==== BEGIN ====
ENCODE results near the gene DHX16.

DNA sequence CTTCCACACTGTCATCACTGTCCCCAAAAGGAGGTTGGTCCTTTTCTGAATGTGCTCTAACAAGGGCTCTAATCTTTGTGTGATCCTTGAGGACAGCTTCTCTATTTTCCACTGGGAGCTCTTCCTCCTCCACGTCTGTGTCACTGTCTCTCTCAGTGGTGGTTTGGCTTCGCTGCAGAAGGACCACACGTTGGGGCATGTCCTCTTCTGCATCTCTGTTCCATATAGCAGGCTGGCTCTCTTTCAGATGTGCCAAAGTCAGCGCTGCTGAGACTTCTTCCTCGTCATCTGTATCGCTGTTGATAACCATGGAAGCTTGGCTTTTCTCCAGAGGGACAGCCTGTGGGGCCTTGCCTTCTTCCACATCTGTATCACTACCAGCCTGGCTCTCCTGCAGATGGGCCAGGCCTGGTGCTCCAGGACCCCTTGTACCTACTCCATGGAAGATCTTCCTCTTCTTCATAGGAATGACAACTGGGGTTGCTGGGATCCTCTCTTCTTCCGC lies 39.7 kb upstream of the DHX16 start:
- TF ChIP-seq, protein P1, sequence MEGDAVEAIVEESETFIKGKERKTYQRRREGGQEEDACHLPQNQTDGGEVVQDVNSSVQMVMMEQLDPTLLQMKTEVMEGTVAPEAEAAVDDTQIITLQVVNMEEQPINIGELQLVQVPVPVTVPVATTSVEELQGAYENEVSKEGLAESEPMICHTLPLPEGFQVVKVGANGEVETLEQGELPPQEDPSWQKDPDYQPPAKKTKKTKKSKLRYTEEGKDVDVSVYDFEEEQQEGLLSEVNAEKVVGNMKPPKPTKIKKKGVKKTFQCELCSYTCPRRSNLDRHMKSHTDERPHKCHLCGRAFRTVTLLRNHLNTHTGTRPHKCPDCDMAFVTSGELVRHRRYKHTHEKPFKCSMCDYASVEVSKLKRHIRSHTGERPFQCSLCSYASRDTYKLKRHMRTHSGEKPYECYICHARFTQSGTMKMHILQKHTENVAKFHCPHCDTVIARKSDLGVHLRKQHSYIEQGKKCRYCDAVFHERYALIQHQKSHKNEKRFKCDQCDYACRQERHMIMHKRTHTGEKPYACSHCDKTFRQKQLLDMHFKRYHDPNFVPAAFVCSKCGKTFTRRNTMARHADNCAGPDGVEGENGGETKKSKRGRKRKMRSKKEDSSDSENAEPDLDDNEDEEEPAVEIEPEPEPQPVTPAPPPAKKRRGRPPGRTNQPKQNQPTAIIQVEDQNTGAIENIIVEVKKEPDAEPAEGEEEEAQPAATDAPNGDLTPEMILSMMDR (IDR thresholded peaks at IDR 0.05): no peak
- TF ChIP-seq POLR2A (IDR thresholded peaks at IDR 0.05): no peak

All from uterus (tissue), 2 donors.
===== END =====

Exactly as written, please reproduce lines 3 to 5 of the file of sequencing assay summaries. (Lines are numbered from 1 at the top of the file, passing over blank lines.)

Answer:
- TF ChIP-seq, protein P1, sequence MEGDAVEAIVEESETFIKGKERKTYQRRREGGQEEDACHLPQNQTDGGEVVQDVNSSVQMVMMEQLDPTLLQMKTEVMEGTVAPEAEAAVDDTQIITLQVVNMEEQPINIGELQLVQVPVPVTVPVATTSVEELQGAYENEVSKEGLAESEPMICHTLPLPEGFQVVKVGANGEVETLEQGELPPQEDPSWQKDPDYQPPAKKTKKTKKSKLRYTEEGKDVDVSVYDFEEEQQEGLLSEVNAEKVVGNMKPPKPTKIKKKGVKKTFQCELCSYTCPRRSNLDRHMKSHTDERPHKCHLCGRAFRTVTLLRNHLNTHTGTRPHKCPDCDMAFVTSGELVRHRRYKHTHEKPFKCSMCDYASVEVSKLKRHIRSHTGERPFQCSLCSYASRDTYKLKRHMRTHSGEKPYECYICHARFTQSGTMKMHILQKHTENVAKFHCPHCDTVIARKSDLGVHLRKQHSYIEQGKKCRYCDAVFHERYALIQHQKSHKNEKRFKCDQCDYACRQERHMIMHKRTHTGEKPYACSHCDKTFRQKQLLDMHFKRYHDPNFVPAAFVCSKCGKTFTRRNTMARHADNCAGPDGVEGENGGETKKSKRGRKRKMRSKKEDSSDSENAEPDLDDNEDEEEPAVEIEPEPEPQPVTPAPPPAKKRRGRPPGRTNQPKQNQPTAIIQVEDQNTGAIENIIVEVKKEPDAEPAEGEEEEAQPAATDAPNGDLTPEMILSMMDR (IDR thresholded peaks at IDR 0.05): no peak
- TF ChIP-seq POLR2A (IDR thresholded peaks at IDR 0.05): no peak

All from uterus (tissue), 2 donors.